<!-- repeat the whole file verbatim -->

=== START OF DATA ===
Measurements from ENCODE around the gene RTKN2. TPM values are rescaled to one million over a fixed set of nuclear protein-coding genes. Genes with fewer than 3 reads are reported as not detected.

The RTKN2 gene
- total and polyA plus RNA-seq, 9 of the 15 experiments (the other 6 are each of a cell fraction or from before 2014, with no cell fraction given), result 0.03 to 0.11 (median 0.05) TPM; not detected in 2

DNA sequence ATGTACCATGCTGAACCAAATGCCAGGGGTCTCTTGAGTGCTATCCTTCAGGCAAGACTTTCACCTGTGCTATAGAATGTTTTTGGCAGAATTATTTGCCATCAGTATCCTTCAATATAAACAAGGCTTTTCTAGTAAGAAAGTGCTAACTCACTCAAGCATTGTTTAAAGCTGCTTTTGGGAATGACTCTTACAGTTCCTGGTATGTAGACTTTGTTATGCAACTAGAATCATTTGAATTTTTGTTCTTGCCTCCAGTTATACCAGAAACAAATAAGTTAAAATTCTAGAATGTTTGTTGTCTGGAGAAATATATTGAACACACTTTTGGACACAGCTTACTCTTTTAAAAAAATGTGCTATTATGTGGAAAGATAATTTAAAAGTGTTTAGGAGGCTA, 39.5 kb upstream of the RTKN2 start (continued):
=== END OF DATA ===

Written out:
Measurements from ENCODE around the gene RTKN2. TPM values are rescaled to one million over a fixed set of nuclear protein-coding genes. Genes with fewer than 3 reads are reported as not detected.

The RTKN2 gene
- total and polyA plus RNA-seq, 9 of the 15 experiments (the other 6 are each of a cell fraction or from before 2014, with no cell fraction given), result 0.03 to 0.11 (median 0.05) TPM; not detected in 2

DNA sequence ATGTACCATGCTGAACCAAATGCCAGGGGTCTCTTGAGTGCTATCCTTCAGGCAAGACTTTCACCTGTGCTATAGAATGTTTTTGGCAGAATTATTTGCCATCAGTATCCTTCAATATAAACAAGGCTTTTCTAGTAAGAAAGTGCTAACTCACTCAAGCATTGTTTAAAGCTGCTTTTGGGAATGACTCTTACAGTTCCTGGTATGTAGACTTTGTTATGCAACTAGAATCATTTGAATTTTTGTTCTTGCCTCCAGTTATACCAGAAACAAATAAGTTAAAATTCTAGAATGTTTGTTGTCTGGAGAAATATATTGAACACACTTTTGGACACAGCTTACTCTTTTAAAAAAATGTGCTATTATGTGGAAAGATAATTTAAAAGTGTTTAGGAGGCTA, 39.5 kb upstream of the RTKN2 start (continued):